Potential line at Janesville GM plant surrounded by 'what ifs'
More difficult is estimating the number of workers needed if Janesville is chosen to be a standby plant—a facility held in reserve in case GM needs more production capacity.
The Janesville plant's designation as one of three that will either build small cars or become a standby plant is peppered with "what ifs."
What if the new GM doesn't make it out of Chapter 11?
What if U.S. consumers don't buy the small car GM wants to start building in this country?
What if the anticipated economic recovery takes longer than expected, and what if, when it does arrive, sales of GM vehicles don't warrant added capacity?
Last summer, Gov. Jim Doyle formed a local coalition to convince GM to retain some sort of production in Janesville. That group will meet again Thursday to discuss this week's developments.
Small car production
GM confirmed Monday that it will build a small car at an idled U.S. assembly plant. It also announced the closing of 14 assembly, stamping, powertrain and warehouse operations.
Two of the assembly plants—Orion, Mich. and Spring Hill, Tenn.—are slated to close in September and November, respectively, but will move into standby status.
The Janesville plant was added to that list, and GM said one of the three plants will be selected to built about 160,000 small cars a year.
Sources have told The Janesville Gazette that the small car operation will require about 1,200 workers on two shifts. About 1,200 local GM workers remain on layoff after the Janesville plant stopped building sport utility vehicles in December and medium-duty trucks in April.
A few hundred more likely would work in the plant as employees of supply companies under provisions in the recent contract between GM and the United Auto Workers.
Should the demand for GM production workers outstrip the supply, the automaker would make the positions available to workers elsewhere in the GM system.
Workers from Janesville who recently transferred to other GM facilities would be able to apply for a transfer back to Janesville. Their return would be based on their place in the seniority line with interested workers from other plants.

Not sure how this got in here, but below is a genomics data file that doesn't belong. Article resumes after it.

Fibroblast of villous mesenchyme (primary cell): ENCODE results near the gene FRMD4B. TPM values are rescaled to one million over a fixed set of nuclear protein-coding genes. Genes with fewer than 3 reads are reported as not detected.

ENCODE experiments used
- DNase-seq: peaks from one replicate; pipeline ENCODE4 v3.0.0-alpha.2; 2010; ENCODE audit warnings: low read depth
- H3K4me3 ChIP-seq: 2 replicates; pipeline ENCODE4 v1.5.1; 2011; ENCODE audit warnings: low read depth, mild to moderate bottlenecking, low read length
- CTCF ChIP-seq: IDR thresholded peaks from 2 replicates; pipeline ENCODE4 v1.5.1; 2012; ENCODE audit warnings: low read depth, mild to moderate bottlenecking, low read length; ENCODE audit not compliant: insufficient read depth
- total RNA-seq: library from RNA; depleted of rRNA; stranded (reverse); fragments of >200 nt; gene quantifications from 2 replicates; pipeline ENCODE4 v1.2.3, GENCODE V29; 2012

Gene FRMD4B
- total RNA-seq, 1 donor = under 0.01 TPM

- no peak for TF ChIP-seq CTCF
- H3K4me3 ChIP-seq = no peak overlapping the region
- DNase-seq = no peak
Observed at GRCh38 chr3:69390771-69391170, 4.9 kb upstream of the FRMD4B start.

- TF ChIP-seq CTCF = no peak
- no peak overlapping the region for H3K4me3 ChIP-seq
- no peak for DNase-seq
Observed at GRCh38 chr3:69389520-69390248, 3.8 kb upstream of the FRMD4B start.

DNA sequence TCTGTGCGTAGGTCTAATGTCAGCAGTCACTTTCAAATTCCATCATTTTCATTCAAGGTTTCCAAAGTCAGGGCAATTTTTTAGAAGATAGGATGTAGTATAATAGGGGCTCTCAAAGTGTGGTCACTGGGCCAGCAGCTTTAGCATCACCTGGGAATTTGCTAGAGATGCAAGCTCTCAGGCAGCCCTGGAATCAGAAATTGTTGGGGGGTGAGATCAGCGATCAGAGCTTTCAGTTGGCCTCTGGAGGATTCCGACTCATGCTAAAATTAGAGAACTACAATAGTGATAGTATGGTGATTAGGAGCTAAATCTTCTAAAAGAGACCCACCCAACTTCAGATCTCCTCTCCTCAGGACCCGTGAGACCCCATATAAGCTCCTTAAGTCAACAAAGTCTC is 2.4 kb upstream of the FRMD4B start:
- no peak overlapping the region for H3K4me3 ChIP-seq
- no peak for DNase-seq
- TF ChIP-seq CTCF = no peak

If GM ever got to the point of hiring production workers off the street, those workers would be paid about $14 per hour, about half of the current wage paid to established production workers.
That scenario is unlikely in the short term because the plant closings announced Monday will displace up to 20,000 GM workers.
Local officials said Tuesday they have more questions than answers about what it would mean to be a standby plant.
"Is it eternal or is there a sunset attached to it?" wondered one.
That echoes the concerns of others who said the property might sit idle, waiting to provide production capacity that's never needed. In the waiting mode, they said, the property can't be marketed to another user.
A bigger concern might be what happens to the local workforce, which now is drawing state unemployment and union-negotiated supplemental benefits that will expire in the next couple of years.
"There certainly are a number of unanswered questions, and we understand how that affects a community like Janesville," GM spokesman Dan Flores said. "But GM is like all other manufacturers that take a product to market.
"Our footprint is driven by the marketplace, and we certainly hope the marketplace picks back up."
The economic rebound will happen, another source close to the Janesville situation said.
"With any kind of reasonable growth, GM will be under capacity, and there will only be two plants to fill that void," he said.
"You could probably make the case that if (Janesville doesn't) get the small car, we might be better off. We don't know that the American public is going to buy this small car, and in five years we could be right back where we are now.
"With a flexible plant capable of building different vehicles, maybe we would be better. It's a tremendous opportunity either way."